In any event, CEO Clark was smart to settle up, and agree to pay the toll -- putting this one behind him, quietly. Otherwise, the process would have likely become the penalty, as well. That's all I've got -- it is now officially the weekend. [H/T -- for the story idea -- to AmLaw Litigation Daily, January 22, 2010 Online Edition.]

Thursday, January 21, 2010

Both Mike Huckman and Brian Orelli Miffed About Merck's "Mealy-Mouthed" Disclosure Method, Of Late

I've now mentioned this three times, with three differing (buried) disclosures, related to New Merck, and at least a dozen times, back at legacy Schering-Plough. The good news is that both Brian Orelli, at The Motley Fool, and Mike Huckman, at CNBC -- have taken notice.

It is a general rule of good securities law compliance that if one announces good news by a certain channel, related to any arguably material development -- one should announce bad news related to the same matter, in the same manner -- i.e., same channel. Legacy Schering-Plough, under Ex-CEO Fred Hassan and Ex-GC Tom Sabatino, was particularly notorious for burying important, arguably material, information on the back-water pages of its Investor FAQs Archives, or "Frequently Asked Questions" PDF files. [At least once, in a stunt that would be laughable, if it weren't so sad, they would even delete, or "disappear" the link -- in the site-index -- to those pages. See graphic at right -- click to enlarge, and click immediately previous link for the back-story.]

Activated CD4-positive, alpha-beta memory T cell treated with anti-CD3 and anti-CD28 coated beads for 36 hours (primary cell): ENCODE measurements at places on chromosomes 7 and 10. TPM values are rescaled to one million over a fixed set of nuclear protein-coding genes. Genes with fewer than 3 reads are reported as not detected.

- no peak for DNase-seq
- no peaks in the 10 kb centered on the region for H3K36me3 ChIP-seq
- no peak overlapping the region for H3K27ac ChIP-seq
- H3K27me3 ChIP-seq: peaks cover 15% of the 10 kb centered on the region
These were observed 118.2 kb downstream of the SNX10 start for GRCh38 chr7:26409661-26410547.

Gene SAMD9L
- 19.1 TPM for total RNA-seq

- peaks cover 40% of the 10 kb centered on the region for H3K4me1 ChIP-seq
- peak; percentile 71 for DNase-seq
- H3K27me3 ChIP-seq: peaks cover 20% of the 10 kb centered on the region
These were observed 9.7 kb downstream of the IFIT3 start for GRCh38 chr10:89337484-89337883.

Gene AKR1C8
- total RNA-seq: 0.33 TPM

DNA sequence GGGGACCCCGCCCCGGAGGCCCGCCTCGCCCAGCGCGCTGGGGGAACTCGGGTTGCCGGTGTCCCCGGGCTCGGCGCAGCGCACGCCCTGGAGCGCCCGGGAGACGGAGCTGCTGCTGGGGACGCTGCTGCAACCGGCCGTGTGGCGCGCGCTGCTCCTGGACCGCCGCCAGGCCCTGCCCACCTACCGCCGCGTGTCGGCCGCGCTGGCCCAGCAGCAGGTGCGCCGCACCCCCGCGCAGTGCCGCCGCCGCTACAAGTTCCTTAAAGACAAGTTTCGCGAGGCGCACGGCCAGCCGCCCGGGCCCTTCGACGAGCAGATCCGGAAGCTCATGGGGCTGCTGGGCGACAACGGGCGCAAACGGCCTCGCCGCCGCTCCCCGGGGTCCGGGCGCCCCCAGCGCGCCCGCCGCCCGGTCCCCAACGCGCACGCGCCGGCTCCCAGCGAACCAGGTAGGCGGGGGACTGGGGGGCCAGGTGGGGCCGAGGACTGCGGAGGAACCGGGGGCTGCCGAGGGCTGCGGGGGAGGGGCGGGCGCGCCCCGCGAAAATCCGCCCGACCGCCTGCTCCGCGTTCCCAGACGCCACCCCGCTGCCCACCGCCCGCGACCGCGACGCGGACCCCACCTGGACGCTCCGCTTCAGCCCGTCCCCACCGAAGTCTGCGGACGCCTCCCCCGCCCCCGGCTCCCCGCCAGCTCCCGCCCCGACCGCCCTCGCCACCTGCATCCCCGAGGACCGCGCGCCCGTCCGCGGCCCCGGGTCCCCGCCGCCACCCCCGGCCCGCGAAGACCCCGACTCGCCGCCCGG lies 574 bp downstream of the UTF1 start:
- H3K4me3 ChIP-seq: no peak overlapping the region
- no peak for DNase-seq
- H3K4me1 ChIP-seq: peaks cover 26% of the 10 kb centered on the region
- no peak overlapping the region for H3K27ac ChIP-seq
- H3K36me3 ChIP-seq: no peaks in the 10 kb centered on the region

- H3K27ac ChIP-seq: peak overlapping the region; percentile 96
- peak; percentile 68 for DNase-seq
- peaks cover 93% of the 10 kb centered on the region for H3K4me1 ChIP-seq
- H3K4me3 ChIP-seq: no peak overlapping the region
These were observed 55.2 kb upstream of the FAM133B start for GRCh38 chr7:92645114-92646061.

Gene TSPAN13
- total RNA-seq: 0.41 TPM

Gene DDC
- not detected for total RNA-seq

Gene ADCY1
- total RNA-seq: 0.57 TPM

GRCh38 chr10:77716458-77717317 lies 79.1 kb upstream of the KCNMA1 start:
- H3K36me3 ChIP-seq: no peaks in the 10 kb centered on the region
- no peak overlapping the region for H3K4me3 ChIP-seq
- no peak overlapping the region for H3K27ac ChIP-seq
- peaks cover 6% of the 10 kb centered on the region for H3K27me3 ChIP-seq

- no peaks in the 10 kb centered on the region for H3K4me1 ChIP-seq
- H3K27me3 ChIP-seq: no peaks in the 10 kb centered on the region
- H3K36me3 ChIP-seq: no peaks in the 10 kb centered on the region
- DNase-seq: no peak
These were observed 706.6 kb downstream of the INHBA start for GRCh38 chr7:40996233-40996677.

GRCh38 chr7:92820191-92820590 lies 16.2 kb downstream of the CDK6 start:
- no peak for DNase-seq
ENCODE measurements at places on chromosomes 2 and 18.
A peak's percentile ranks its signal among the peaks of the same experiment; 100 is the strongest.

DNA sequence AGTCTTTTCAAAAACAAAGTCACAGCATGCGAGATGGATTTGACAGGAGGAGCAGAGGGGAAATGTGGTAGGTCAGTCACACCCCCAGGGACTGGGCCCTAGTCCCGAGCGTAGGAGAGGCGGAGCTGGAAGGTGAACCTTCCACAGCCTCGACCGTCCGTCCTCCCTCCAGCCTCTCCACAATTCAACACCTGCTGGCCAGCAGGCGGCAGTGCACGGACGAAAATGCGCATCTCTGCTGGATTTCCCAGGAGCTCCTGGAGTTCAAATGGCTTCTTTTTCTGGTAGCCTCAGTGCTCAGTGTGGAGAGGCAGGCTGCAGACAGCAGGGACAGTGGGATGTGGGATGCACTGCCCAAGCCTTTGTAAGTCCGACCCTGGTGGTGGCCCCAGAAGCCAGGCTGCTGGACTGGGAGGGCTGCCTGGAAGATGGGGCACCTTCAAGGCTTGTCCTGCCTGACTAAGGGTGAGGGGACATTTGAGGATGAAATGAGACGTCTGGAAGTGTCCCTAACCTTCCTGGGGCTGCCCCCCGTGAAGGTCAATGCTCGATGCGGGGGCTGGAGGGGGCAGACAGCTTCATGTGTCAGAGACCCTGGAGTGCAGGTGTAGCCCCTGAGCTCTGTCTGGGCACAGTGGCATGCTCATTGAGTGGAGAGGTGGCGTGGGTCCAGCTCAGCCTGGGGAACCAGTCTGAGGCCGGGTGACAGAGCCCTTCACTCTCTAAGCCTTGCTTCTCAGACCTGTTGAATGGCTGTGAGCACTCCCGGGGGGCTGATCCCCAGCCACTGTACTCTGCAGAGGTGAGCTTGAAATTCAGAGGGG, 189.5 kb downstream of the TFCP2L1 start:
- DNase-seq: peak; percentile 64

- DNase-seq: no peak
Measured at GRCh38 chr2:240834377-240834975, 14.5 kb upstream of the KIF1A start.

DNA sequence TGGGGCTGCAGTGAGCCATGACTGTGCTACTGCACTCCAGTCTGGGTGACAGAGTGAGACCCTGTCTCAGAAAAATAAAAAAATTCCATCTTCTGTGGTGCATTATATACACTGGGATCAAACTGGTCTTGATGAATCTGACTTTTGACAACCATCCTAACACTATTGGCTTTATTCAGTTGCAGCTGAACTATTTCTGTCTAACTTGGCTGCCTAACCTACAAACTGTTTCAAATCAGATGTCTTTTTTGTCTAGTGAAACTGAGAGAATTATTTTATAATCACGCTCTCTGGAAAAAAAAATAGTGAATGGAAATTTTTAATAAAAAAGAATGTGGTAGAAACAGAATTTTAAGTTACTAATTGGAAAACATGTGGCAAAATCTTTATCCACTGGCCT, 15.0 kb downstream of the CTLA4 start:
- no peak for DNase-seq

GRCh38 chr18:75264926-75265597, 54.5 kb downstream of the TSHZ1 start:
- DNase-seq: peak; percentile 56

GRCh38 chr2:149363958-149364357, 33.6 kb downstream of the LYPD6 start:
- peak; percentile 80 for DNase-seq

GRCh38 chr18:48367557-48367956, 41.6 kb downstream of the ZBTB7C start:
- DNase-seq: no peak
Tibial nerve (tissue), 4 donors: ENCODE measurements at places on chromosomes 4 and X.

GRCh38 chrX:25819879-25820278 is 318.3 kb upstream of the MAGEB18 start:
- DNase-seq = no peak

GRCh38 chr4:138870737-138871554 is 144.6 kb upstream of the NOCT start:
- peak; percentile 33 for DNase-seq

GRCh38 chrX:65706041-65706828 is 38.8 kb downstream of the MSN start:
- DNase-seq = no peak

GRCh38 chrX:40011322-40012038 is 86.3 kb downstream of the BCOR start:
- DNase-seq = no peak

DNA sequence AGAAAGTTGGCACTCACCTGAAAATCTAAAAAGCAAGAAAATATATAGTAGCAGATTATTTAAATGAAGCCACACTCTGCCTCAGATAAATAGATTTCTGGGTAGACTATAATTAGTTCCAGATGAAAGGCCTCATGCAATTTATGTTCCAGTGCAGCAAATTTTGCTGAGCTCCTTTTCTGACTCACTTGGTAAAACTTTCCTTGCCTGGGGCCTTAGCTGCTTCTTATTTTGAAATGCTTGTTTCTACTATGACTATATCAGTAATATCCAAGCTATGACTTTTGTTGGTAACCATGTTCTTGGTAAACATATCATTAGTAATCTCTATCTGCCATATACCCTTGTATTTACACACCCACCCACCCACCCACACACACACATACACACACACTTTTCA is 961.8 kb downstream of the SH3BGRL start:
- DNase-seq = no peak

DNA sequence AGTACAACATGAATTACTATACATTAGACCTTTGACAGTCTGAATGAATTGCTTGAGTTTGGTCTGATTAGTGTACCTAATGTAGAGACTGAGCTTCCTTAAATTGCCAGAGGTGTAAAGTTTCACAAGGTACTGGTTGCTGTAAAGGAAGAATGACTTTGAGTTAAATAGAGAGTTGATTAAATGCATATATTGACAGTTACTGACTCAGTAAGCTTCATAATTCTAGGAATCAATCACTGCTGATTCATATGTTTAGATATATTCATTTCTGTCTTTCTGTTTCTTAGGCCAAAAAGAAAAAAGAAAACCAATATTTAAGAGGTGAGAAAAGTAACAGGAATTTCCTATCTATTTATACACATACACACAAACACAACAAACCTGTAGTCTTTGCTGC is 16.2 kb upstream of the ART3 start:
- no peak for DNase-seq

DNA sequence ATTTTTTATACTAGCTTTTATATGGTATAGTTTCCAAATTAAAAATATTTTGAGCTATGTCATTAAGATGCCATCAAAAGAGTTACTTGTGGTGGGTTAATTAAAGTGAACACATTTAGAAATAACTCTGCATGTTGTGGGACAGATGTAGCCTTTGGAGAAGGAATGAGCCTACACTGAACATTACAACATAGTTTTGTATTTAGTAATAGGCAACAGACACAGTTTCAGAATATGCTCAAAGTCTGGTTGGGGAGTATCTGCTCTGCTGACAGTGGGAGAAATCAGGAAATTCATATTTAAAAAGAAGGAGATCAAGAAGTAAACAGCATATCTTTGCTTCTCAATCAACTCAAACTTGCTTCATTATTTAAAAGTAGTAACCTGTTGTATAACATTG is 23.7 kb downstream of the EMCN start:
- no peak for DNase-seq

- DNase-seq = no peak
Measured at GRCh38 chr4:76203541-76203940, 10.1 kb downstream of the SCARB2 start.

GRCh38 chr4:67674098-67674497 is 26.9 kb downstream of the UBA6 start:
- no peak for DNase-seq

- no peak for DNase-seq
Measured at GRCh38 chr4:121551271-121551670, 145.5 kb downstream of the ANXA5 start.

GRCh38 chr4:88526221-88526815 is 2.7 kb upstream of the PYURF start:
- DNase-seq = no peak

New Merck seems to be, at least of late, following this same jerky approach. As Mr. Orelli keenly observed this afternoon:

. . . .Merck made the announcement in the FAQ section of its investors webpage, which seems like an odd place to announce such a critical piece of information. Wonder how the topic became a "frequently asked question" if no one knew the data from the trials was complete? You might think the cost of issuing a press release had gone up substantially, but considering the endless number of press releases that some baby biotechs issue, I doubt that's the reason. . . .